Leadership Education Curriculum
Public research universities are exceedingly complex organizations, each composed of an array of academic, administrative, student, and service units; with multiple missions which are not always fully compatible and diverse constituencies with their own distinct perspectives and priorities – resulting in numerous obstacles to organizational effectiveness and efficiency.
Each organizational unit and leadership role within a college or university is distinct in terms of the discipline, technical skill, and programs and services involved, and the organizational contexts in which these leaders operate but the same fundamental challenges are present.
A vertical approach to leadership and organizational education emphasizes the positional competencies unique to a particular role or position. A horizontal approach emphasizes non-context-specific, cross-cutting organizational leadership competencies that transcend specific settings and sectors— the personal, organizational, communication and analytic competencies that have increasingly been recognized as essential for outstanding leadership.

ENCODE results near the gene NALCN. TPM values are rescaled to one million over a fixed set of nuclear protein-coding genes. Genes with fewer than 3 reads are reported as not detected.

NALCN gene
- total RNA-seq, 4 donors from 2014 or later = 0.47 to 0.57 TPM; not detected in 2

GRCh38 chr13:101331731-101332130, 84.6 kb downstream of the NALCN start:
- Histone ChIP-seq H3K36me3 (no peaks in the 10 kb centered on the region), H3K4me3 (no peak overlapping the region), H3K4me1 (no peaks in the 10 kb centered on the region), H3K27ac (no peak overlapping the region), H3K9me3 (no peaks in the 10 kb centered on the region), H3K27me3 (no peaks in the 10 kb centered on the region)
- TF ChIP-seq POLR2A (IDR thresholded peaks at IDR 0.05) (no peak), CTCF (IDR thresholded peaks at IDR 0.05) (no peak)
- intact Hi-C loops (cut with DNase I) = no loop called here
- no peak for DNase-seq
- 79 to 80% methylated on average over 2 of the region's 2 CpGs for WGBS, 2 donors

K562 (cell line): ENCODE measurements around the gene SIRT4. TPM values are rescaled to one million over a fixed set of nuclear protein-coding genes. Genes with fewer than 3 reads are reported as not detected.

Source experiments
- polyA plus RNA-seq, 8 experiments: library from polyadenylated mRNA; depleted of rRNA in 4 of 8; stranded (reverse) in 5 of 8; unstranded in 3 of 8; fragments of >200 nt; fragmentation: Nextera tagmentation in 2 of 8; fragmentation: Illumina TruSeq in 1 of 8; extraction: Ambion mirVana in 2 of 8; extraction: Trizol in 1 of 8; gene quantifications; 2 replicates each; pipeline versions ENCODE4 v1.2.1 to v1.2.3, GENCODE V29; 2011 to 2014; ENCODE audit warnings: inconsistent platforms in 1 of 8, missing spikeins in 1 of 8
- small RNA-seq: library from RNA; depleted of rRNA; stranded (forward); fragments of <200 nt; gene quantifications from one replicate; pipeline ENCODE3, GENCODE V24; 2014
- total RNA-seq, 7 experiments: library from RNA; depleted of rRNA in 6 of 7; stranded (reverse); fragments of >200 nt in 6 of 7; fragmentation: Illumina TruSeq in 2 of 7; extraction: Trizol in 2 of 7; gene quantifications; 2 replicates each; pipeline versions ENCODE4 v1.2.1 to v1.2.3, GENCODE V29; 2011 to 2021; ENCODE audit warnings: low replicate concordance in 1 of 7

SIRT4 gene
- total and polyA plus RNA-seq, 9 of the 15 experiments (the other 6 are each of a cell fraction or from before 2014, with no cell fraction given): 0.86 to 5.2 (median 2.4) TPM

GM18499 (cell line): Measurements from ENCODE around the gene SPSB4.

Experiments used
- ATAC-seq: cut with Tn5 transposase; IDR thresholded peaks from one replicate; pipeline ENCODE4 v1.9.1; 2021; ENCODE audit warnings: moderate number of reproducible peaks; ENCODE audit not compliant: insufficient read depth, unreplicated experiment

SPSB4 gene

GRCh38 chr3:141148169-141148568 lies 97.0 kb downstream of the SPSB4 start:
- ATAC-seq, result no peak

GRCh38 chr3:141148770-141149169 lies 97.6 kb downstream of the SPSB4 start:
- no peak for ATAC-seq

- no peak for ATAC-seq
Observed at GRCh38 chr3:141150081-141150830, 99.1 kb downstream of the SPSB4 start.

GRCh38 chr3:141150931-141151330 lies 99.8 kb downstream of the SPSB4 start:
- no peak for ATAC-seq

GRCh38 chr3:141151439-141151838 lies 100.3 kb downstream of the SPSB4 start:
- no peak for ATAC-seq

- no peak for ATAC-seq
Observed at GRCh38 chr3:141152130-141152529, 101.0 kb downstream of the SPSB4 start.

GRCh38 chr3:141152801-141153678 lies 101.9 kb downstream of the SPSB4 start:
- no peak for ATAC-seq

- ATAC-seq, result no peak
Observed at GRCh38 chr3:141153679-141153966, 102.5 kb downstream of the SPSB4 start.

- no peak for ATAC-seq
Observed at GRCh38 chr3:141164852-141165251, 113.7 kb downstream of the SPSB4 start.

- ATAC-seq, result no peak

The position and context specific leadership competencies which constitute the vertical approach to organizational and leadership education are generally best developed within disciplinary, work, and experiential settings.
Center programs and services focus on the cross-cutting competencies in order to promote organizational advancement through the development, study and adoption of best practices; to develop increased internal capacity for leadership among our existing academic and administrative leaders; and to develop leaders of the future.
Rutgers Leadership Academy (RLA)
The Rutgers Leadership Academy (RLA) is designed to provide a broad, integrated array of leadership education and development programs for current and aspiring faculty and staff leaders in academic, administrative and academic medical programs from across the university. The RLA model includes both core and elective modules that address leadership concepts and competencies that are applied in the context of the participants’ disciplines and organizations.
RLA takes a multi-dimensional approach to the development and application of organizational leadership. It builds on a foundation that emphasizes cross-cutting organizational concepts and leadership/communication competencies that are essential for outstanding leadership across roles and organizations. The RLA framework also addresses the unique situation- and position-specific organizational and leadership challenges through focused reading and case-study materials that take account of the unique contexts and settings in which each leader operates.
RLA programs are composed of a suite of modules incorporating a variety of teaching-learning methodologies, including seminars, readings, experience-based activities, simulations, cases, self-assessment, and individual or collaborative projects.